I believe most can relate to the feel of the suburban façade, great on the outside with the dirt and disharmony existing quietly below the surface awaiting discovery. Chris Merlo manages to bring that sense of dichotomy and hidden agendas forward in this story. While there were many positives in this story: descriptions were great, the twists and turns were cleverly introduced and always surprising, and the pacing was reasonably consistent throughout.
From those positives, there were some not so wonderful, yet easily rectified with experience and editing, issues to address. Merlo has an interesting style and can manipulate his words in descriptive passages that are fun and easy to imagine. He used this skill to great effect in drawing his characters: primary and secondary characters are well defined and described; they simply lack that extra oomph that would give them depth. Far more energy was used to describe and tell, with less energy given to show, a simple maxim but a skill that is often gained with experience and effort. Additionally, an editor should have been used to clear up the grammatical and spelling errors that were liberally sprinkled throughout the text.
Pacing was, as I have mentioned, consistent after a slower start to establish place and people. While it wasn’t a breakneck rush to the end, the story did keep my interest, as I tried to work out the next twist to no avail. This is a promising work from a debut author, one with the skills to go far.
Title: Modern Suburbia
Author: Chris Merlo
Genre: Contemporary Mystery, Thriller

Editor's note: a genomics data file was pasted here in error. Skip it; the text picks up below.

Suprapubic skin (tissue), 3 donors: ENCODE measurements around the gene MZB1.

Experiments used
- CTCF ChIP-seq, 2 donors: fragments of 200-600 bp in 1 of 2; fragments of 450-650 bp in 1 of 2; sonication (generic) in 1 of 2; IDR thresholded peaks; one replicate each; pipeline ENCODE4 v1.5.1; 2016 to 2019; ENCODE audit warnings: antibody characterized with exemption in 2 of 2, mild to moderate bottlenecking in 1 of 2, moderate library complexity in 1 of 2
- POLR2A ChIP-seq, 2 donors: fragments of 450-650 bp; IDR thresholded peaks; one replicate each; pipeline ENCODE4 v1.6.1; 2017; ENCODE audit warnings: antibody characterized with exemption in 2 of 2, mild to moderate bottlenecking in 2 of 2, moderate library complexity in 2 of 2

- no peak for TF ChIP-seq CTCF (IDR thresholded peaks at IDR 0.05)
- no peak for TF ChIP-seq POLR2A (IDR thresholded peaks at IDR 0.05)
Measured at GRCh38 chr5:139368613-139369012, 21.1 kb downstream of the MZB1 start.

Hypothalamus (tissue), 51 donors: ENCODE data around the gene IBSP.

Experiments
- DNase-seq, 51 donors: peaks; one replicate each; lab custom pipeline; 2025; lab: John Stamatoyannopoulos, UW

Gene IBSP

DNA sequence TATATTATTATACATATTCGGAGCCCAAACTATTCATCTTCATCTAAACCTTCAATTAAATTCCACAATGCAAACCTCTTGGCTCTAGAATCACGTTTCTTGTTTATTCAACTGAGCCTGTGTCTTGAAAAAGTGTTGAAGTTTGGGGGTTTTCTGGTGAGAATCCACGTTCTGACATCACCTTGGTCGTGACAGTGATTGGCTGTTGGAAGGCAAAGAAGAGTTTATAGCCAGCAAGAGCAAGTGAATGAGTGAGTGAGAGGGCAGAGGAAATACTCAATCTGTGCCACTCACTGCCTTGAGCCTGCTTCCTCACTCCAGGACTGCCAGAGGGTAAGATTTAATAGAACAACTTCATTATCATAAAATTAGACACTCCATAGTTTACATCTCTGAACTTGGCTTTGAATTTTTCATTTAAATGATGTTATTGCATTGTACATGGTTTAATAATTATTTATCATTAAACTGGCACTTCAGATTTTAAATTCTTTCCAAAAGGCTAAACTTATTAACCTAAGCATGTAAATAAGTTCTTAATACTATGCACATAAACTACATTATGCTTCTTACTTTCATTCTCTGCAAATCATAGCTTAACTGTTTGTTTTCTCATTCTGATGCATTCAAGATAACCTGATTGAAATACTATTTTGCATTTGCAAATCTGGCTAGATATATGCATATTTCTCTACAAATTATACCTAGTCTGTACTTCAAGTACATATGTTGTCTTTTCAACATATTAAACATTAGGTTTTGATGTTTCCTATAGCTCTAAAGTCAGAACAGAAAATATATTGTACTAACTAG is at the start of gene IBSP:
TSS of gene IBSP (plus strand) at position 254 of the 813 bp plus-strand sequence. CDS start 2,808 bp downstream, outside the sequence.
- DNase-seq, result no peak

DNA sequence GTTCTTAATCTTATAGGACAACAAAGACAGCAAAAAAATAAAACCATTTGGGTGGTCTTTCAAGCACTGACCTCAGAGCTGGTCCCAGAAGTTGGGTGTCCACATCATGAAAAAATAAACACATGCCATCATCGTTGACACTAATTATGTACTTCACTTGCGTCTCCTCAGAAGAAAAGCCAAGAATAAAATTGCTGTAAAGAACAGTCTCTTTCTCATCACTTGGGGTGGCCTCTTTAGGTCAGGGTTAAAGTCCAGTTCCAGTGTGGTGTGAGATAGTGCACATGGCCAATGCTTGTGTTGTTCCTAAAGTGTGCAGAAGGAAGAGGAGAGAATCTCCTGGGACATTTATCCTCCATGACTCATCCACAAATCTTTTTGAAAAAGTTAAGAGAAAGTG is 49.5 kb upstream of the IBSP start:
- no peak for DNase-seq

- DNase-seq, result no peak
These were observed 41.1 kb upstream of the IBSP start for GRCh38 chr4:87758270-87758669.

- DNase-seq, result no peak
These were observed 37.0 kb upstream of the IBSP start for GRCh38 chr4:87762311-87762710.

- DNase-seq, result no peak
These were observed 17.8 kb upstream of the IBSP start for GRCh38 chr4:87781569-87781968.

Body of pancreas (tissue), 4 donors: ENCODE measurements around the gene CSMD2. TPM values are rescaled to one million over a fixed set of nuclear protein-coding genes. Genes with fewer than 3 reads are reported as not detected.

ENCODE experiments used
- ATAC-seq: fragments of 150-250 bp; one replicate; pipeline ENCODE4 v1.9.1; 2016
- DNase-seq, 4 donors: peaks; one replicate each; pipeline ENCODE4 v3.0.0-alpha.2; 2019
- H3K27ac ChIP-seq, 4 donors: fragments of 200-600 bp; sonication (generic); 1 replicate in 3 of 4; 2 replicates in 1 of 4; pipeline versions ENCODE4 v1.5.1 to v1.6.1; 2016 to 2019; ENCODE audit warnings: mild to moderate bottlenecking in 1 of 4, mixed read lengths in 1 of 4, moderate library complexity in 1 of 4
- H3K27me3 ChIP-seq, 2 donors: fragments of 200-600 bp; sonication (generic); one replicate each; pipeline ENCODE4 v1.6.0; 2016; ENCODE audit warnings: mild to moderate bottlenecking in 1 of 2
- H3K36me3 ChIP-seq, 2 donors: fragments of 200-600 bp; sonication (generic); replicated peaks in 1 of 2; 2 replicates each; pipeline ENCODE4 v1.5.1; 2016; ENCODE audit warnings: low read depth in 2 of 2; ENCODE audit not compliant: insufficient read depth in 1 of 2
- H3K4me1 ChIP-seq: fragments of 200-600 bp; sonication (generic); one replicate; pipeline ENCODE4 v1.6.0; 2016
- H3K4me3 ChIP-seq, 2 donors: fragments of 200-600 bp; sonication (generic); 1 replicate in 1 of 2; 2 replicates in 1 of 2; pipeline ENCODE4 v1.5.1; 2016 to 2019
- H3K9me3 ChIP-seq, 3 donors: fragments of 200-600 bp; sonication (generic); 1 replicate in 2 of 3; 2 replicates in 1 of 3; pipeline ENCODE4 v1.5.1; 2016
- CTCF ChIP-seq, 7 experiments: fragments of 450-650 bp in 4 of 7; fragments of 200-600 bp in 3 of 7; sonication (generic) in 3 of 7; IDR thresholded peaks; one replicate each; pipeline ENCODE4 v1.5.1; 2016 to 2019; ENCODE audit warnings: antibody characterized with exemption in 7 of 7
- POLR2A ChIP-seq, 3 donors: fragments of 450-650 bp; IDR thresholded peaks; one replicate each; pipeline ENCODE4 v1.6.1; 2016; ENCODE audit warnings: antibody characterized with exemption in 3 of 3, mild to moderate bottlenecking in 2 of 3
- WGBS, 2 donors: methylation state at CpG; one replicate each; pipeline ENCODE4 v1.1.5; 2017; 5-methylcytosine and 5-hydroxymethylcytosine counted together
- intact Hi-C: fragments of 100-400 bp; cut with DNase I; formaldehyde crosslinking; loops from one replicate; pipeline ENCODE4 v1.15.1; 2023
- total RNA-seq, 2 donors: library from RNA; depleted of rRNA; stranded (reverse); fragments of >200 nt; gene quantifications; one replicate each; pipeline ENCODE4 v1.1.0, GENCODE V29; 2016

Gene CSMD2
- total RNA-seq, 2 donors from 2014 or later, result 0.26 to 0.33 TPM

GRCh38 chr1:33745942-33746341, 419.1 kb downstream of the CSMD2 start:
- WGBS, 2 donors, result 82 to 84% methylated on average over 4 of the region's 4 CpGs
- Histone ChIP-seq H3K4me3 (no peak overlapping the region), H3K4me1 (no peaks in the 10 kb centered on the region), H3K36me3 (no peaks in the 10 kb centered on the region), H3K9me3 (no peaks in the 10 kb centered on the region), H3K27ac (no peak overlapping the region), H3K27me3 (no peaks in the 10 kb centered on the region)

Published by: Self-Published
Get Your Copy: Amazon ♦ iTunes ♦ Google
Set in the fictional suburb of Teal County, the populace would say it's a prime community of modern sophistication and wealth, filled with every form of entertaining consumption one could desire. Expenses were not spared in producing this lavish and clean looking suburb, along with creating an effective and expanded judicial and policing system and a wide and over reaching corporate industry.
But not everyone finds Teal County to be so fantastic. A young man by the name of Nathan Grant, who has a bitter love-hate relationship with the County he was raised in, is heading back after a long absence in hopes of finishing one last job, part of which includes transporting a very valuable item. The crudeness of the County officials had ironically been both the inspiration for his plans, and now was an abrupt interruption to them, as his freedom in the County is cut short just as soon as he arrives. From there, the story's woven tapestries begins to unravel, and we find foes of Nathan with a set of their own agendas in mind, as well as friends willing to help. With the aid of his friends, Emily, a highly attractive party going drug user, and Aiden, a capable well to do computer genius, among others, Nathan must prevail through the hurdles made by County authorities that stand in his way as he tries to complete a task for Martin Benson, a sleazy corporate high roller. Little does Benson know, Nathan has a few alternative plans of his own for Benson, and little does Nathan know, he might be getting into more hot water than he bargained for. After it is revealed Benson has ties with Falco Dietrich, a German terrorist, along with a handful of his cohorts, and it would also seem the highly effective FBI team of Agent's Simms and Harris has secretly had an eye on Benson for quite some time, several culminating moments of action and deceptions determine the fates of these characters. All while in the midst of negotiating through the complexities of the modern suburb of Teal County.
But even when cornered, Nathan proves his wide knowledge of the town he grew up in can give him a tricky advantage, and that he may have more than one motive for why he chose to target Benson in his plans
A copy of this title was provided via Author for purpose of honest review. I was not compensated for this review: all conclusions are my own responsibility.